Synchronization among blocks

Hello all,

I tried to implement scan primitive(prefix sum) for arbitrary size of array.
I implemented that in a kernel. Each blocks does prefix sum for allocated segment than block 0 performs block sum using last element on each segment.

To synchronize blocks, I used “__syncthreads()”. But I realized that it does not work.
In my intuition, “__syncthreads()” only guarantees synchronization among thread in a block.
Am I right?

Then, is there any way to synchronize blocks except launching another kernels?


No, there is not.

If one can make sure that “all” the blocks run together (i.e. active blocks == total blocks) , cannot one make use of the “atomic Primitives” to implement a barrier or sthg? May be possible… but is it supported by NV?

That’s a bold assumption, which is usually not true. But if you do satisfy that assumption, I believe you can write some inter-block barrier.

There is a paper “Inter-Block GPU Communication via Fast Barrier Synchronization” talking about this type of implementation

Yeah… Thats bold… after all I am a very bold man ;-)

I am interested to know if NVIDIA will support it in future… Such type of coding assumes “a thing or two” about the way the hardware schedules these blocks… So, I was wondering what NV says about it…

From the CUDA programming manual:

“Thread blocks are required to execute independently: It must be possible to execute them in any order, in parallel or in series. This independence requirement allows thread blocks to be scheduled in any order across any number of cores as illustrated by Figure 1-4, enabling programmers to write code that scales with the number of cores.”

In other words, every block must be able to operate independently at any point during execution–that is, your kernel must remain valid for every scheduling even if all blocks run concurrently until some arbitrary point during execution, at which point all blocks are serialized in an undefined order. For example, if you write a kernel where there exists one point where block 1 must run before block 2 to prevent deadlock (say when block 1 acquires a lock that block 2 also needs), that kernel is not guaranteed to work because we make no guarantees whatsoever that block 1 will run before block 2 at any arbitrary point. We may context switch to block 2 and just stay there. This doesn’t mean that we do schedule blocks this way, just that it is not guaranteed that we don’t.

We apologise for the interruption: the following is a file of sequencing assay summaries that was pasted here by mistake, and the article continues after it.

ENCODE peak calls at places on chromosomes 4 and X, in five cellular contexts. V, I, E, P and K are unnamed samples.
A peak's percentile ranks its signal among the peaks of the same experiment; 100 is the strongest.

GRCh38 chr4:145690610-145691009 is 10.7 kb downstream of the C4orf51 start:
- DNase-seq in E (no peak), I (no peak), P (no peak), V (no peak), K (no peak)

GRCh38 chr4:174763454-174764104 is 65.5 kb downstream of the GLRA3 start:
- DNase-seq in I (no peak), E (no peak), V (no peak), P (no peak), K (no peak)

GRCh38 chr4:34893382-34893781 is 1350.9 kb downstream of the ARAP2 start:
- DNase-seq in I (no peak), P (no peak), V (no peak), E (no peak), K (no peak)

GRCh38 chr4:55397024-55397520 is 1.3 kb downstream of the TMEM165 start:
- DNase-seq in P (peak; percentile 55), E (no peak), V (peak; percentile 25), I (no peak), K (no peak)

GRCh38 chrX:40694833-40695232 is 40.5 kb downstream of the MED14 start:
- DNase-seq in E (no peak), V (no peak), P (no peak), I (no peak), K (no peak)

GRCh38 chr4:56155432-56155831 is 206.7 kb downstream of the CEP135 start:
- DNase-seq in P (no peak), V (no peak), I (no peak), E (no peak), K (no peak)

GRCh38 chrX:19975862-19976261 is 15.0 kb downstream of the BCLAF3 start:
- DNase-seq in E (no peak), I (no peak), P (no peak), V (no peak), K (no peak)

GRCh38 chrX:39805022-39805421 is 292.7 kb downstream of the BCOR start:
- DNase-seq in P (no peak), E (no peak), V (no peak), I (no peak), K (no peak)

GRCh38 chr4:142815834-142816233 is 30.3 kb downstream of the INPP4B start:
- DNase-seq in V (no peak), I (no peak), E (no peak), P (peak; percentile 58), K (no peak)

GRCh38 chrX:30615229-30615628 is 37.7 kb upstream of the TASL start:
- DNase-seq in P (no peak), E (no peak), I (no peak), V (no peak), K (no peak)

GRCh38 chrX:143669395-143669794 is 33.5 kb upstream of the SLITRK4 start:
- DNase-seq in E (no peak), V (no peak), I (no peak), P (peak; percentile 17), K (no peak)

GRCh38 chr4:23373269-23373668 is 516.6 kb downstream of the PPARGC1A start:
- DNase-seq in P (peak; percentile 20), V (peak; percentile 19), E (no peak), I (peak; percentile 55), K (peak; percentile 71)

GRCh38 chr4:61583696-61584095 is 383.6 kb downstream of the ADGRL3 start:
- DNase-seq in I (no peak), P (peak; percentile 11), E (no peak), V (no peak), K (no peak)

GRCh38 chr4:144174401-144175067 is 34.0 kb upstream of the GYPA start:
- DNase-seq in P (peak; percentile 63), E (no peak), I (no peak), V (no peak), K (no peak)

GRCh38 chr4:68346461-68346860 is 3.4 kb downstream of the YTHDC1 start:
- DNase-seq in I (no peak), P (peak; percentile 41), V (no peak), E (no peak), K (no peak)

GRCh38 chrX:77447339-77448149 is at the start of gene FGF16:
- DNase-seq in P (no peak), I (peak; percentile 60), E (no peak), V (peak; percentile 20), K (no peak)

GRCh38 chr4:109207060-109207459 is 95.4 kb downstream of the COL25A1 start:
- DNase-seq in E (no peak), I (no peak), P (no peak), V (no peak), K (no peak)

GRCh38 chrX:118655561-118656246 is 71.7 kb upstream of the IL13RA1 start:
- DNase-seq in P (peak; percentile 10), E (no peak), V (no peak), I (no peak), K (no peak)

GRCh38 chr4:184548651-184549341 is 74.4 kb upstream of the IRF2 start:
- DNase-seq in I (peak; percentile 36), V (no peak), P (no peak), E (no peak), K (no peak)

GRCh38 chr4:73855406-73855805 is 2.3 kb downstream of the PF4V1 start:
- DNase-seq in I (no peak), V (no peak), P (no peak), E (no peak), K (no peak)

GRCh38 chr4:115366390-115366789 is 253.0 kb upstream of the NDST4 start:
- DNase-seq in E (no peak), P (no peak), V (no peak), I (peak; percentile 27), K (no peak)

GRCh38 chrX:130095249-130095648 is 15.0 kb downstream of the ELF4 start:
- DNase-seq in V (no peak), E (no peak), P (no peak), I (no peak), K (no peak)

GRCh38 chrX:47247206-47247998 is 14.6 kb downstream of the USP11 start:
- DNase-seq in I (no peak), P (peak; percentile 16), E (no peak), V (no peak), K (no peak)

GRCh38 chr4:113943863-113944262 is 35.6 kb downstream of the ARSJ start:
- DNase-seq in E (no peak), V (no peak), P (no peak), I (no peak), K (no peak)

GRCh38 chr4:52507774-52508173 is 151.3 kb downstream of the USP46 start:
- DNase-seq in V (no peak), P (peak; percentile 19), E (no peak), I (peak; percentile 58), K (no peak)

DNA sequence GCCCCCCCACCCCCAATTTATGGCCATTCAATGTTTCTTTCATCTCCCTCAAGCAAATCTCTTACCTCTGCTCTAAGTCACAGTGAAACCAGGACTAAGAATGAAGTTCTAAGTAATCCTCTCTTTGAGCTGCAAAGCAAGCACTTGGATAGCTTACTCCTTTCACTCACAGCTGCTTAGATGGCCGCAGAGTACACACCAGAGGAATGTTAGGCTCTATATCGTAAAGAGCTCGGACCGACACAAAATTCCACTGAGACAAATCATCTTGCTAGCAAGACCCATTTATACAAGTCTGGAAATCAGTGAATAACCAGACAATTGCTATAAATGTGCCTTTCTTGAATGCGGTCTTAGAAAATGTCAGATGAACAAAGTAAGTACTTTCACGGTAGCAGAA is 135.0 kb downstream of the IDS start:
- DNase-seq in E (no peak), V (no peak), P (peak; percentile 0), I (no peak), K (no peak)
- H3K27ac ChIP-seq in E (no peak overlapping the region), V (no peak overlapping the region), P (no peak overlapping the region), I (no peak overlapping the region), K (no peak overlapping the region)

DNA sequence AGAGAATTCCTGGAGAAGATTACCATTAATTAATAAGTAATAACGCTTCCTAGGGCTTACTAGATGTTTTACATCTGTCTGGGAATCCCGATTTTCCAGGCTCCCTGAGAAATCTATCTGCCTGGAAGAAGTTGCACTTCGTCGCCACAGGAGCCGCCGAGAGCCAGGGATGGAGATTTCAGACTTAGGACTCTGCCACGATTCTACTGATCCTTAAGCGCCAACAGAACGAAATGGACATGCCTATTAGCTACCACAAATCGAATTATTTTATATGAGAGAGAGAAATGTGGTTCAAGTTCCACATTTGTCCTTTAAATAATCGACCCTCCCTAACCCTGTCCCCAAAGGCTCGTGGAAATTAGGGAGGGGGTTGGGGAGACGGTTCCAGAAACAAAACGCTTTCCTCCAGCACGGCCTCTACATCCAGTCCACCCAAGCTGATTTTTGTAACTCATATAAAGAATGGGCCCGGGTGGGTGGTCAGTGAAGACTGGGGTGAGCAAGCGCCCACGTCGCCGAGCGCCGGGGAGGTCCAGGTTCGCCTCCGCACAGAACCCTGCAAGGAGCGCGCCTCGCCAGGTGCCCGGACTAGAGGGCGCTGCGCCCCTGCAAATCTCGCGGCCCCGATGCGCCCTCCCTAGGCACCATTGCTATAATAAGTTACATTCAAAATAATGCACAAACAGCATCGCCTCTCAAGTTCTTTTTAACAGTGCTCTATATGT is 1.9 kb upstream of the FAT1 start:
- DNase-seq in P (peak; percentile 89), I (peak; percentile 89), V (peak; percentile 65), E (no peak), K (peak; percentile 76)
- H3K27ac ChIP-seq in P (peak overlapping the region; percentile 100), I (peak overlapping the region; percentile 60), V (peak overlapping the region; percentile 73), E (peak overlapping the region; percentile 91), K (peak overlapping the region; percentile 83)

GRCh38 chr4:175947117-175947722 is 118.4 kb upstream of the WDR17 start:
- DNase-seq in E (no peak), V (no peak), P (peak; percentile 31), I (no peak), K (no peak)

If you release code like this, it will break in weird and unexpected ways.


Thanks! That makes lotta sense… So, global block barrier et al… dont make any “real” sense… Thanks,

So, Can we say that efforts like “” are not really for “production envmts” ???

An excerpt:
5. Proposed GPU Synchronization
Since in CUDA programming model, the execution of a thread
block is non-preemptive, care must be taken to avoid dead locks in
GPU synchronization design. Consider a scenario where multiple
thread blocks are mapped to one SM and the active block is waiting
for the completion of a global barrier. A deadlock will occur in
this case because the unscheduled thread blocks will not be able to
reach the barrier without preemption. Our solution to this problem
is to have an one-to-one mapping between thread blocks and SMs.
In other words, for a GPU with ‘Y’ SMs, we ensure that at most ‘Y’
blocks are used in the kernel. In addition, we allocate all available
shared memory on a SM to each block so that no two blocks can be
scheduled to the same SM because of the memory constraint.
In the following discussion, we will present three alternative
GPU synchronization designs: GPU simple synchronization, GPU
tree-based synchronization, GPU lock-free synchronization. The
first two are lock-based designs that make use of mutex variables
and CUDA atomic operations. The third design uses a lock-free algorithm
that avoids the use of expensive CUDA atomic operations.

Correct. While I admire them for their ingenuity, I wouldn’t deploy such a thing.


Thanks a lot!

I received a review comment on my paper that “blocks can be sychronized”… Thats why I wanted to know what the official stand is… Thanks a lot for getting back,

Best Regards,